I would TOTALLY buy a boat like this if the price is right. :biggrin:

This is usually my rule when looking at "salvage" vehicles. (Not saying this is salvage but it sounds like if it was mine, and it had been stolen and returned like this someone would be writing me a check for replacement value...)

If I could buy, and repair the boat to my standards and have less than 50% of what it would cost for a mint one, I would buy it

Just my 2 cents

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That's your biggest problem.

The oil is a current concern. The last documented oil change is a year ago. No way of knowing how many hours on that oil change. What damage might be done, and how might I evaluate that? Or is this just something that might cause a motor to seize 100 hours down the road? And how easy is it to get a new 8.1L block?

How about have a lab run an oil analysis?

Gelcoat is one of those things that you will most likely pay to have repaired, little nicks and stuff you can DIY but large sections take alot of skill to get right.

Just how "right" is the price?

That is part of what I am deciding on. I have in my mind what it might be worth, but part of me says to just run away and spend what is necessary to get a boat without question marks on the drive train.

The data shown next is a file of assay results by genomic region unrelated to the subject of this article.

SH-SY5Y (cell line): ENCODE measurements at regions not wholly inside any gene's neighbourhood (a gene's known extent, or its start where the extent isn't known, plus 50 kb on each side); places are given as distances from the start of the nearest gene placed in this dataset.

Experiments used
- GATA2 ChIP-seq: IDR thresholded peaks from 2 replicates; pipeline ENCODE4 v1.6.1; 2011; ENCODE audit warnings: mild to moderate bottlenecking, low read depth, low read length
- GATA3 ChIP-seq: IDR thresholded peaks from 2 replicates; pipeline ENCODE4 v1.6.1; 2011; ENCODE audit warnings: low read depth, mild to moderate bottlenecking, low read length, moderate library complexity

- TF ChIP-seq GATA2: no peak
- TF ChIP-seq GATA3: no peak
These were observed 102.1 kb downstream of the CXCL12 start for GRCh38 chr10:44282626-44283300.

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The oil is a current concern. The last documented oil change is a year ago. No way of knowing how many hours on that oil change. What damage might be done, and how might I evaluate that? Or is this just something that might cause a motor to seize 100 hours down the road? And how easy is it to get a new 8.1L block?

If the current oil looks like tar, it would seem to me that at some point, the oil wasn't changed for a long time. Also, I think the 8.1s had an oil consumption problem (or was it the HHs?) Either way an old used car sales trick is to change the oil so that prospective buyers look at it and it looks good, like the engine has been taken care of. But, in your case, you know that the motor went for at least 70 hrs. between at least 2 oil changes. To me, that's a bad sign.